But from what I gather, Mr Abdullah did not necessarily commit a crime, except that he is accused of entering and staying in Uganda illegally, without valid documents, for which reason he should be deported from Uganda, back to his home country, the Republic of the Sudan. Surprisingly, nothing much was done to deport him, until I came in, gravely concerned by his dire situation, and my pan-African spirit. I told him that I would contact his embassy to help him, and he agreed.

Thus, on 28 August, 2015, at about 12:30 pm, I approached the Sudanese embassy, informed the officers there that their citizen was languishing in prison at CPS. I asked for someone to go with at the police station to meet Mr Abdullah. At about 2:30 pm, I was shown to Mr Ehab Ibrahim Salim, a diplomat at the embassy, with whom I went to CPS, in an official embassy vehicle, to meet Mr Abdullah. Mr Salim was accompanied by his driver, also a Sudanese, but whose name I didn’t get.

At CPS, Mr Salim and his driver met Mr Abdullah, greeted and spoke in Arabic, and seemed to know one another well, given the pleasant smiles, warm handshake, and brief but cordial conversation they had. In fact, one of the police officers asked Mr Salim whether he knew Mr Abdullah, and the former said, ‘Yes, I know this man.’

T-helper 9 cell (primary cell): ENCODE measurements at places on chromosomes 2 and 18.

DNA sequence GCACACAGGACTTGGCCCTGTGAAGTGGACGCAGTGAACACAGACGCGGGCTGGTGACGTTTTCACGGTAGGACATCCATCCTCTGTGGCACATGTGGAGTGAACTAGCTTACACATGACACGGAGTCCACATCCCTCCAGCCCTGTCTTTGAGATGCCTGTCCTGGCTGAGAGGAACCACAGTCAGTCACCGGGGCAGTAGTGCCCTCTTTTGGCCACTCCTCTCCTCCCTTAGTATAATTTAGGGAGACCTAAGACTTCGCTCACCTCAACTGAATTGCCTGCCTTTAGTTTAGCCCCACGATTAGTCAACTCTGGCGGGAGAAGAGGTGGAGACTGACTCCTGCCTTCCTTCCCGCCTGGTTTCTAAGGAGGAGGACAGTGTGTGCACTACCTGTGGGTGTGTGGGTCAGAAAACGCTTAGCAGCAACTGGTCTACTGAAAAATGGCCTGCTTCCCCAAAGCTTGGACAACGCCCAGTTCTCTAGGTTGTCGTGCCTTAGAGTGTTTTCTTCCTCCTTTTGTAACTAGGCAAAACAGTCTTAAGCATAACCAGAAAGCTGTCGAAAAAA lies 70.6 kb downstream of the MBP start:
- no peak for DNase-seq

Thereafter, we proceeded to meet the police officers handling Mr Abdullah’s file. It was agreed as follows: that Mr Abdullah should be deported back to Sudan; that the embassy would facilitate his deportation, by getting him an air ticket; that the embassy would reimburse the police’s expenses on his feeding and medical treatment; that they would reimburse my expenses on handling and following up his case; that immigration officials should be contacted to forward his file to CPS for clearance as deported (and in fact they were called upon and responded positively); and that Mr Abdullah would be driven to Entebbe Airport on 31 August, 2015, at 10 am, for deportation to his home country, Sudan. At this stage, we were all impressed by the Sudanese embassy officials sense of seriousness, and regard for their roles and duties especially, the fact that they readily responded to our calls for them to come to the rescue of their needy citizen. Little did we know that we would soon be in for a rude shock of disappointment owing to their insensitivity and inconsideration.